LLP in India

The 7TH Law Commission in 1974 first time rejected the suggestion of limited liability partnership in India due to inherent drawbacks of LLPs which might render the provisions of the Companies Act, 1956[11] which were recently made rigorous[12]. However in 2003, the Naresh Chandra Committee Report[13] suggested the need of LLP in India. And later on November 2nd, 2005 the Ministry of Corporate Affairs introduced a concept paper on which later presented as the Limited Liability Partnership Bill, 2006.


Limited Liability Partnership Act, 2008[14]

The Limited Liability Partnership Act, 2008 was chiefly based on the UK LLP Act, 2000 and the Singapore LLP Act, 2005. The LLP Act provides for the constitution and governance of the limited liability partnership and matters connected therewith and incidents thereto. The Act construes an LLP as a body corporate assembled and incorporated under Chapter III of the Act.


LLP against traditional partnership firm

Since the time LLP announced in India, it has become a reliable option for entrepreneurs, investors, business proprietors and venture capitalists for commencing a new commerce as an LLP rather than a traditional partnership firm or a company.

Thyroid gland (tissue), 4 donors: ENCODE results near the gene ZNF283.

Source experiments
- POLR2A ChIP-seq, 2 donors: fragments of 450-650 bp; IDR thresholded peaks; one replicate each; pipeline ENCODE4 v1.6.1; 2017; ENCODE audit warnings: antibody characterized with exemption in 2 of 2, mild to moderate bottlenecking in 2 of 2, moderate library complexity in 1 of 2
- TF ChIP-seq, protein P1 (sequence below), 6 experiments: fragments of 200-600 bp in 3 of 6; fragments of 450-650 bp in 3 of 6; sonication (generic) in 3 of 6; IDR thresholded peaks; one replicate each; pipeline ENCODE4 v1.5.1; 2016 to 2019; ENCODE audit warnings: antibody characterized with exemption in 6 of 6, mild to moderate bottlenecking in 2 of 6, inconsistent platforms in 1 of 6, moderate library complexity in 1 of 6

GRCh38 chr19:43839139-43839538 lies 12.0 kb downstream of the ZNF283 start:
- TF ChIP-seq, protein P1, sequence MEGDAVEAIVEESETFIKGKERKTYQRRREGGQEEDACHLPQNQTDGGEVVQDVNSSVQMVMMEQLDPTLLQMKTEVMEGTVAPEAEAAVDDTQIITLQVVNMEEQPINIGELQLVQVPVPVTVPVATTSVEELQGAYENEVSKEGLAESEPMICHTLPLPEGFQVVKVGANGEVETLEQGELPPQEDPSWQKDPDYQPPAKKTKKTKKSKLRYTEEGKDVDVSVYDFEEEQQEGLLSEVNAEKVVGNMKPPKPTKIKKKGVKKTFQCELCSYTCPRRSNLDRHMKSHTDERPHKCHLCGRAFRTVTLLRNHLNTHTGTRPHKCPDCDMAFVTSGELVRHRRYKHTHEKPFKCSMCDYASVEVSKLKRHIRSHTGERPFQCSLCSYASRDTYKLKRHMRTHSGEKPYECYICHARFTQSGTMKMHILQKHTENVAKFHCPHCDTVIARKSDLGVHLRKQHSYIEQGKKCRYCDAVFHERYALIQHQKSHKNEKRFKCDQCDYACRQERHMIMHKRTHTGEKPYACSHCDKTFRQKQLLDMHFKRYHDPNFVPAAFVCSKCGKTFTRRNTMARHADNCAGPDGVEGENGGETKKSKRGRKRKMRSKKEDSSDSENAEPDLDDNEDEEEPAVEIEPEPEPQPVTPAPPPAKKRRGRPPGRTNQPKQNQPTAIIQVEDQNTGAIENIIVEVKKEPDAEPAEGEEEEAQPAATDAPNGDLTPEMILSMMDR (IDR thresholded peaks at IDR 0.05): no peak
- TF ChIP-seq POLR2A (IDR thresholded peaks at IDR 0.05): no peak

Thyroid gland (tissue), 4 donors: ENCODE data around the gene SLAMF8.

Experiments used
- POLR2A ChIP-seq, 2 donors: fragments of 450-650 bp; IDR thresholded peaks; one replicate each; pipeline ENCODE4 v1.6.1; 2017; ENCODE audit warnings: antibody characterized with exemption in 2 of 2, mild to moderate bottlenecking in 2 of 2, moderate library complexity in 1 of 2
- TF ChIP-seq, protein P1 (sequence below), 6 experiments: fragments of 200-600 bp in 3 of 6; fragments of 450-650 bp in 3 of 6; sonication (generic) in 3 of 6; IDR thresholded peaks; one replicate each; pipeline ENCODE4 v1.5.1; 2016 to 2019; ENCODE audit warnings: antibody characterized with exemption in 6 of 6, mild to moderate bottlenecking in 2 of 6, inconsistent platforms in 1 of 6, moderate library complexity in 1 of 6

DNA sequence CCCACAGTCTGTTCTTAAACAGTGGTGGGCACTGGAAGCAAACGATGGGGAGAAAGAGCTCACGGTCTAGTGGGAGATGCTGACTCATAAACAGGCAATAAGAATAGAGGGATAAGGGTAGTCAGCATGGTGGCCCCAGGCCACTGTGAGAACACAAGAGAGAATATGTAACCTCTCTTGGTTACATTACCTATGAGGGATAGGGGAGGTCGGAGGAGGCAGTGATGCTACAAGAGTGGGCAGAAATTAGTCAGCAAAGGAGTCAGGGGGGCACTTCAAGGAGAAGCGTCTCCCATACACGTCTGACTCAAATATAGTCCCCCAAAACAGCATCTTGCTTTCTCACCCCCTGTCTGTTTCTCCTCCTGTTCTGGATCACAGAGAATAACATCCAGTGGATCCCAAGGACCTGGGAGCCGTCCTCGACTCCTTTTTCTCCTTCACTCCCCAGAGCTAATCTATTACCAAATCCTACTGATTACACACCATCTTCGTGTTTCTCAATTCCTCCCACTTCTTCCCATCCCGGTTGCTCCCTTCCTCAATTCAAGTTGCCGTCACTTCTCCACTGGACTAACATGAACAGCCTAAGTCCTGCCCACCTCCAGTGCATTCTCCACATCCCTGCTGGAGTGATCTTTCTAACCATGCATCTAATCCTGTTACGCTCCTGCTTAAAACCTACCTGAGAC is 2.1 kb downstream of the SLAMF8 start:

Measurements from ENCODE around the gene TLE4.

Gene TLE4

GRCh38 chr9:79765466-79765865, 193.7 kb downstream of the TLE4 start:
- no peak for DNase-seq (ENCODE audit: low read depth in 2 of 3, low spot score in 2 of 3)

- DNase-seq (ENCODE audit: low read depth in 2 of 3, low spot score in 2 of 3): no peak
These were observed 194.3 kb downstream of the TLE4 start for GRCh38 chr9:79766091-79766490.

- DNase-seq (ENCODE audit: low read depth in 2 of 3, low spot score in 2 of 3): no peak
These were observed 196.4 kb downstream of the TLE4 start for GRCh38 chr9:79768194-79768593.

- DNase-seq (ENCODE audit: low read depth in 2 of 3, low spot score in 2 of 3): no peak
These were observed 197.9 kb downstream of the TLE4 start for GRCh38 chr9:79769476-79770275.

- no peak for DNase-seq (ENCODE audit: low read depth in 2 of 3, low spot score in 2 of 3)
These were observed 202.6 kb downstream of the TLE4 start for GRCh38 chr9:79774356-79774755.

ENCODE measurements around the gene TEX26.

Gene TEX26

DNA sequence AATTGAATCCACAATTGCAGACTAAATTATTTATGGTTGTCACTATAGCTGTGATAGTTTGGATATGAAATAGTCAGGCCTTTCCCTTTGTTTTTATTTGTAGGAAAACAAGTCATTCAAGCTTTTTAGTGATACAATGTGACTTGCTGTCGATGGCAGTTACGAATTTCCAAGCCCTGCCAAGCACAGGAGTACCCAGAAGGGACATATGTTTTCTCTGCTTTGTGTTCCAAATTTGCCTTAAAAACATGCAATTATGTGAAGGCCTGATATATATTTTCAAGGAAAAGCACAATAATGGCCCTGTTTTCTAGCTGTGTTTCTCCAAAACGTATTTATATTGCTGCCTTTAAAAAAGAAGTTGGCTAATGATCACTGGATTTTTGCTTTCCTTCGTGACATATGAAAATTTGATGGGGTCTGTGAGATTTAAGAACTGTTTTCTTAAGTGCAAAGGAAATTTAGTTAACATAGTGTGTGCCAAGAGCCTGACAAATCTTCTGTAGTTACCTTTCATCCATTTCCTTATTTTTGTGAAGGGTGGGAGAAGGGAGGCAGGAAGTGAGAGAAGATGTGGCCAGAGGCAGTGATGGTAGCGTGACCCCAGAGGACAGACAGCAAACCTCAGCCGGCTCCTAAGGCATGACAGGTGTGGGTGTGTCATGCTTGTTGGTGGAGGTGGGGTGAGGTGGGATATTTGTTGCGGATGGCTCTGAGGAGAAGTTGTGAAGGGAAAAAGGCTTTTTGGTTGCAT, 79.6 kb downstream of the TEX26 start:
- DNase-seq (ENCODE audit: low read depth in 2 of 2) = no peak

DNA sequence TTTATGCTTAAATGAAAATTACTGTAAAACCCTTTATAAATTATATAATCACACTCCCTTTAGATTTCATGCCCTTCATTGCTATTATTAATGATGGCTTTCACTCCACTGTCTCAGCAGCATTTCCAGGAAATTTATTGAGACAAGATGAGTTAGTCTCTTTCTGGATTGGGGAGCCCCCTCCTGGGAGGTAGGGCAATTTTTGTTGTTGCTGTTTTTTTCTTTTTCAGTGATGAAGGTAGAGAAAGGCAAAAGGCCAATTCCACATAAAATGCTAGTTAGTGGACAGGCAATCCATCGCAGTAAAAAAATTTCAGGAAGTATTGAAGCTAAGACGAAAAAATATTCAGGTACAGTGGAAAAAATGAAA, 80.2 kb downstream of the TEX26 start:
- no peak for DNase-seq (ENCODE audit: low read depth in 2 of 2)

In a classic partnership firm, the liability of every partner is unlimited irrespective of their capacity to execute the acts which any partner may or may not perform. But under LLP the liability of every partner is limited to the amount of nominal value of their share.


The partnership firm is not a separate legal entity from its partners which means its partners are collective known as firm whereas an LLP is a body corporate formed and incorporated under LLP Act having legal presence[15].


Conclusion